The various parameterizations that comprise the the model physics are hooked to the control code using a standard form of initialization and calling interface. Each parameterization contains an initialization routine called on start-up. In most cases, these routines are named "xxinti," where "xx'' is the standard prefix for the particular parameterization (e.g. vdinti is the initializer for the vertical diffusion package). Most of these routines are called from subroutine inti, before the time integration procedure begins. These routines set constants in the parameterization-specific common blocks and do other initialization tasks that are not dependent upon time or latitude. Some data initialization is done within various block data subprograms.
Figure 3.5. Spectral storage arrangement when
running on a parallel vector processor.
Certain constants may appear in more than one common block, as needed by various parameterizations. For instance, constant cpair, the specific heat of dry air, appears in /comadj/, /comvd/, /comcon/, and other common blocks. Variables in /comcon/ are set in subroutine initcom. Then subroutine inti passes the required /comcon/ constants into each ''xxinti'' routine, which sets the individual common block constants from the passed values. At this point unit conversions or other manipulations as required by the individual parameterization are performed.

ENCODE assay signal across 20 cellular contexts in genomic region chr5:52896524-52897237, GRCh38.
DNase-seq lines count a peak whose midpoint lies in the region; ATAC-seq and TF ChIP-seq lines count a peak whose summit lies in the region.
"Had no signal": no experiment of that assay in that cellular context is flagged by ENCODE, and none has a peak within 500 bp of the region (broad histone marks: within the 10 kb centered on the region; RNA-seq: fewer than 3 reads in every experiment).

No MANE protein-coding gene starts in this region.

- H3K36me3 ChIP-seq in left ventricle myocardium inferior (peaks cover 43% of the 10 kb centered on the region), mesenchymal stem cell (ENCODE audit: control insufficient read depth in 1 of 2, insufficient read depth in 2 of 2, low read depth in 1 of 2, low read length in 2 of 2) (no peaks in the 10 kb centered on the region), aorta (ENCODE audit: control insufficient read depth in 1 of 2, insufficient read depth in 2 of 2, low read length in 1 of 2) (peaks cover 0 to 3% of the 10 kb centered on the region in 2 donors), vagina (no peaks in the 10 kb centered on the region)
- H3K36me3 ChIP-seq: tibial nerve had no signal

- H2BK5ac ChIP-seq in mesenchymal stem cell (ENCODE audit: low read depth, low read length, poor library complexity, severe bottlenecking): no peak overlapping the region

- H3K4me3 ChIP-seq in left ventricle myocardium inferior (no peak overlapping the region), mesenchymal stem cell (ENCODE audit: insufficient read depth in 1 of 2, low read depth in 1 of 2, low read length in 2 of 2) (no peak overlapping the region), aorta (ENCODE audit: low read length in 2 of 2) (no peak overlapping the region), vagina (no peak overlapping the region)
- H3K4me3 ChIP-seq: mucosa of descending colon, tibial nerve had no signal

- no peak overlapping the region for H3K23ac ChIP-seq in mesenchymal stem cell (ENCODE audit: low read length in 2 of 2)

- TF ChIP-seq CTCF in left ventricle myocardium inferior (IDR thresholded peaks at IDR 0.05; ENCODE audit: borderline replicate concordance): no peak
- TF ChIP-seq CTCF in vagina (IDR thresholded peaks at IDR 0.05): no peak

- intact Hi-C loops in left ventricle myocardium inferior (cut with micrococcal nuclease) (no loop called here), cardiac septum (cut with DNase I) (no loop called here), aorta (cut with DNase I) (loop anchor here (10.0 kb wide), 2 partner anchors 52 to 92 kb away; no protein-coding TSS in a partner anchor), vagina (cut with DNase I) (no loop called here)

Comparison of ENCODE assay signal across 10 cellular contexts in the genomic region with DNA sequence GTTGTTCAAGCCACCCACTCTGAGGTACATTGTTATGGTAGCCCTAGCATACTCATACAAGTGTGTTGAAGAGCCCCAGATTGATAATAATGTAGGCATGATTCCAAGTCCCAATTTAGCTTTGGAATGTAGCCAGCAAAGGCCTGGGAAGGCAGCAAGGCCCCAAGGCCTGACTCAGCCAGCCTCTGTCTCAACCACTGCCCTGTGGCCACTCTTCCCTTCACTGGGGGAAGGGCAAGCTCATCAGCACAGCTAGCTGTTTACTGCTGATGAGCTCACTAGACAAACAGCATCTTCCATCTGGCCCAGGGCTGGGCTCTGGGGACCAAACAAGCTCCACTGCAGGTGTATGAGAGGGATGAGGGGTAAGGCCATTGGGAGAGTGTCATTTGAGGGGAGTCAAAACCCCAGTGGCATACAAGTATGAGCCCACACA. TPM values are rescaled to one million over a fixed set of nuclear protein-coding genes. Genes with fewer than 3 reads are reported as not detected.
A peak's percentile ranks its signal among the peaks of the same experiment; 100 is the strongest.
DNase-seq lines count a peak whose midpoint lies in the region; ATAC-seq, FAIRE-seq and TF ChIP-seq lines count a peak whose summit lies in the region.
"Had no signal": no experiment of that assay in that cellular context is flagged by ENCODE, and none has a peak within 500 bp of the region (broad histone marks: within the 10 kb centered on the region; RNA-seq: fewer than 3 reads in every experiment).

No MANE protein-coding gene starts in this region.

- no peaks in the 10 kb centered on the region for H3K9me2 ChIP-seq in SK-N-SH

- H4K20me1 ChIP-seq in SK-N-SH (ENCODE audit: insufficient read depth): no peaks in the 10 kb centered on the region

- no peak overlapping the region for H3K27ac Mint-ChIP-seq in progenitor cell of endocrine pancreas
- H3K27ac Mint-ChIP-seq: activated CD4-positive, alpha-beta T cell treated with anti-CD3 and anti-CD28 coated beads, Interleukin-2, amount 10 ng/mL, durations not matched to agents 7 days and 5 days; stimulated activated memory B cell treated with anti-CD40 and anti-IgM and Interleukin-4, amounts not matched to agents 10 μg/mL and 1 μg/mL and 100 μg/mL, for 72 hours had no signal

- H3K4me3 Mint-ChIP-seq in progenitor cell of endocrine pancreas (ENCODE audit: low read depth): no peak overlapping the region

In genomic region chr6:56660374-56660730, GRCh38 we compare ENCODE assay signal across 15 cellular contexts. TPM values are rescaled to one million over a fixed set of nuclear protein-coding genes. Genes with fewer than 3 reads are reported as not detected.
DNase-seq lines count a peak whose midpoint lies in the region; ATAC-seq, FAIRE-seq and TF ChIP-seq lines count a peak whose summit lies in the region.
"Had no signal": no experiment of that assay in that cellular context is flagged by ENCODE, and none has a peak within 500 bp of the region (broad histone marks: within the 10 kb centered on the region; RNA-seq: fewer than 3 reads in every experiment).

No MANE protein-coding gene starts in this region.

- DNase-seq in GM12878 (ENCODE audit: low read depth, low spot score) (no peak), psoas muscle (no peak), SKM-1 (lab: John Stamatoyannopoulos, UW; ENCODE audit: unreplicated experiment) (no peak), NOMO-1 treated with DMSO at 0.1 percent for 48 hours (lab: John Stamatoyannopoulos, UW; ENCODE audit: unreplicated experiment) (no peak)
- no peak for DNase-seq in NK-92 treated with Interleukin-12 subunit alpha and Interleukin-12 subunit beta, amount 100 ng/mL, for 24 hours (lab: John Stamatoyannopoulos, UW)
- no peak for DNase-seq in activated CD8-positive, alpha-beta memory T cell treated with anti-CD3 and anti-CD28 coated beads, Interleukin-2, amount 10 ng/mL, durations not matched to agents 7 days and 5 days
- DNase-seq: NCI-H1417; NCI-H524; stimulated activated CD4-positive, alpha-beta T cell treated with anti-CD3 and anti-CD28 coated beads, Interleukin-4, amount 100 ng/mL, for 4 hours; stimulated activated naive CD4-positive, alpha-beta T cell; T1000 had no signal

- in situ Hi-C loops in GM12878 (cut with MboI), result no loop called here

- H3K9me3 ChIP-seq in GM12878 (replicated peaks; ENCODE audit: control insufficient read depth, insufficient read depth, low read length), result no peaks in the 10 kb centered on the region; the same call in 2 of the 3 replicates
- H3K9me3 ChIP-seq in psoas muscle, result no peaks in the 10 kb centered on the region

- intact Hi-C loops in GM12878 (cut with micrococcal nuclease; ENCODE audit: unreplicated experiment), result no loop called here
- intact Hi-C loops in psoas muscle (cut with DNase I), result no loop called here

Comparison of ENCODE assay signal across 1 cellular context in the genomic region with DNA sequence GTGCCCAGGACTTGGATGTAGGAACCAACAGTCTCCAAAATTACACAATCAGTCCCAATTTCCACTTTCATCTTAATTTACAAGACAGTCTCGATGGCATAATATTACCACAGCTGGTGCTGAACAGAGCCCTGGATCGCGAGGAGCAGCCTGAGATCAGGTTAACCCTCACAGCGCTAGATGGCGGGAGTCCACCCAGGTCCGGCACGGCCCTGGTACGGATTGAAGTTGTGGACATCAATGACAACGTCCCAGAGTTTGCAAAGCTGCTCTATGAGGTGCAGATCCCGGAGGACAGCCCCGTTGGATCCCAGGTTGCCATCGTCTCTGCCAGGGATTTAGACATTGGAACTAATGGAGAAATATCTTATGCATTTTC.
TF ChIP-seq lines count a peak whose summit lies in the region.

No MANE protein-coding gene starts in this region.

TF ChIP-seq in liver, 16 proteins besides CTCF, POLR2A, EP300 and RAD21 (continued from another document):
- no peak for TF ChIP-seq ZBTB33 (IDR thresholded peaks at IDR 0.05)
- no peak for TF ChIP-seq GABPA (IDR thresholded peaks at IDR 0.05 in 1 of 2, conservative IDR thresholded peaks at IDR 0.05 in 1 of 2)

Other common blocks (i.e. those not directly related to physics code) are defined by function and exist either to give their variables global scope or to avoid the necessity of passing certain variables through many argument lists.
Figure 3.6. Spectral storage arrangement when not running on a parallel vector processor.
Each parameterization includes an interface routine that passes data
between the high-level driving routines and the parameterization itself.
This approach allows the parameterization to access each required array
using a mnemonically named multidimensional array, rather than via the
common block itself This is shown in the section "Grid-point Data Structures",
"Model Buffers" .
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